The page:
Nitrogen Deposition Maintains a Positive Effect on Terrestrial Carbon Sequestration in the 21st Century Despite Growing Phosphorus Limitation at Regional Scales
Fleischer, Katrin ; Dolman, A.J. ; Molen, Michiel K. van der; Rebel, Karin T. ; Erisman, Jan Willem ; Wassen, Martin J. ; Pak, Bernard ; Lu, Xingjie ; Rammig, Anja ; Wang, Ying Ping - \ 2019
Global Biogeochemical Cycles 33 (2019)6. - ISSN 0886-6236 - p. 810 - 824.
carbon sequestration - land carbon sink - nitrogen deposition - nitrogen fixation - phosphorus limitation - terrestrial ecosystems
Nitrogen (N) and phosphorus (P) are two dominant nutrients regulating the productivity of most terrestrial ecosystems. The growing imbalance of anthropogenic N and P inputs into the future is estimated to exacerbate P limitation on land and limit the land carbon (C) sink, so that we hypothesized that P limitation will increasingly reduce C sequestered per unit N deposited into the future. Using a global land surface model (CABLE), we simulated the effects of increased N deposition with and without P limitation on land C uptake and the fate of deposited N on land from 1901 to 2100. Contrary to our hypothesis, we found that N deposition continued to induce land C sequestration into the future, contributing to 15% of future C sequestration as opposed to 6% over the historical period. P limitation reduced the future land C uptake per unit N deposited only moderately at the global scale but P limitation increasingly caused N deposition to have net negative effects on the land C balance in the temperate zone. P limitation further increased the fraction of deposited N that is lost via leaching to aquatic ecosystems, globally from 38.5% over the historical period to 53% into the future, and up to 75% in tropical ecosystems. Our results suggest continued N demand for plant productivity but also indicate growing adverse N deposition effects in the future biosphere, not fully accounted for in global models, emphasizing the urgent need to elaborate on model representations of N and P dynamics.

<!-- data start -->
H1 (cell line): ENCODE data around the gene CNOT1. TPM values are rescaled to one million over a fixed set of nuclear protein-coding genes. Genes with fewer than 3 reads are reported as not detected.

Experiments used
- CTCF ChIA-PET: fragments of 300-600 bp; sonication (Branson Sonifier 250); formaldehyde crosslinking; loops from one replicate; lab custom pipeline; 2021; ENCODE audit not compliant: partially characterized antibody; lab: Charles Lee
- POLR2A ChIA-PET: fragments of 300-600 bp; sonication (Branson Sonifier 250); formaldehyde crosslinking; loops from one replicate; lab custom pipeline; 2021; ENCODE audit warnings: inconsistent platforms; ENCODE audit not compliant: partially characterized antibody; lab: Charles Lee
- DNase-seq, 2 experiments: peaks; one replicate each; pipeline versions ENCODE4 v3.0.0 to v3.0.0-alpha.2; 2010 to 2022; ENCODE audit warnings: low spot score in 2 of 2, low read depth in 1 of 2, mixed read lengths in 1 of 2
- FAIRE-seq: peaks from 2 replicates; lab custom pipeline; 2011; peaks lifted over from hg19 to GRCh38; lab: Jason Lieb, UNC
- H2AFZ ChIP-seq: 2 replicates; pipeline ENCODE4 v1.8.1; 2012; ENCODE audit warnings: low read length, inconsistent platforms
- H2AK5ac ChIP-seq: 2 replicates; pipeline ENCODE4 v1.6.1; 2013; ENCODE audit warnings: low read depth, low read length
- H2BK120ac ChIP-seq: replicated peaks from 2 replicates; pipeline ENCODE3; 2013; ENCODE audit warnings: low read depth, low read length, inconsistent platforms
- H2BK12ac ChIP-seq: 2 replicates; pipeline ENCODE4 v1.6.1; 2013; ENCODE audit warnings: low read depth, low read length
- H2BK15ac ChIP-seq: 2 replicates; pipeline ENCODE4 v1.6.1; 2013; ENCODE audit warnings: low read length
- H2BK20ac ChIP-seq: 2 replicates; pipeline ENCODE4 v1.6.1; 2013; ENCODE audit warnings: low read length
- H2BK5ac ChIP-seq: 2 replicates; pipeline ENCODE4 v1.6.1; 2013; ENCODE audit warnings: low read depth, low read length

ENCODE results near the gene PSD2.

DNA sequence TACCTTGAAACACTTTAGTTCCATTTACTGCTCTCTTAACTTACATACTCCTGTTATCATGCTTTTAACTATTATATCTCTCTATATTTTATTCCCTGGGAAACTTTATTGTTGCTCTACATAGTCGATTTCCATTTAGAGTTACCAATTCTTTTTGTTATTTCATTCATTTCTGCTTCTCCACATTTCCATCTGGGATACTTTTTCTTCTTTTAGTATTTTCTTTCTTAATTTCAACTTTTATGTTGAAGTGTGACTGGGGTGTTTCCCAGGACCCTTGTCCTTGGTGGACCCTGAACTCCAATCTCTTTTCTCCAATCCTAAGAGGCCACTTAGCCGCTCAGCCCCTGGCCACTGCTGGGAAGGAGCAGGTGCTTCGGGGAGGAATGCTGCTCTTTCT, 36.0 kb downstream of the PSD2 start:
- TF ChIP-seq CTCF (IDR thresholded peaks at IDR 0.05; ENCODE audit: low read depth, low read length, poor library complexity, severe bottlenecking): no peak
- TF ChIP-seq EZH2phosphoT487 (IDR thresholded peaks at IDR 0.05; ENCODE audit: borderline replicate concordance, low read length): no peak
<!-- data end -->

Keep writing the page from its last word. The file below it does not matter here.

The steering role of plant-soil interactions in natural community dynamics and nature restoration
Wubs, Engel Reinder Jasper - \ 2017
Wageningen University. Promotor(en): W.H. Putten; T.M. Bezemer. - Wageningen : Wageningen University - ISBN 9789463434447 - 242
soil plant relationships - soil - plants - ecological restoration - terrestrial ecosystems - soil inoculation - plant communities - soil ecology - bodem-plant relaties - bodem - planten - ecologisch herstel - terrestrische ecosystemen - bodeminoculatie - plantengemeenschappen - bodemecologie
Biodiversity is declining worldwide and many ecosystems have been degraded due to human actions. There have been many attempts to restore degraded ecosystems, but restoration success varies. Past human management has left important abiotic and biotic legacies and active intervention is needed to overcome these legacies. Legacy effects include altered abiotic conditions and limited availability of appropriate seeds. However, plants also have many interactions with the myriad organisms that inhabit the soil. Soil biota include e.g. bacteria, fungi, nematodes, collembolan, and mites. Restoring plant-soil interactions may be key to successful ecological restoration, because studies on natural succession in ecosystems show that both plant and soil communities develop in concert. In addition, late-successional soil communities promote the performance of late-succession plant species that are often the target species for restoration. The aims of my thesis were to 1) test whether inoculation of living soil can improve restoration of species-rich grasslands and dry heathlands, and 2) understand how plant-soil interactions affect plant composition and diversity.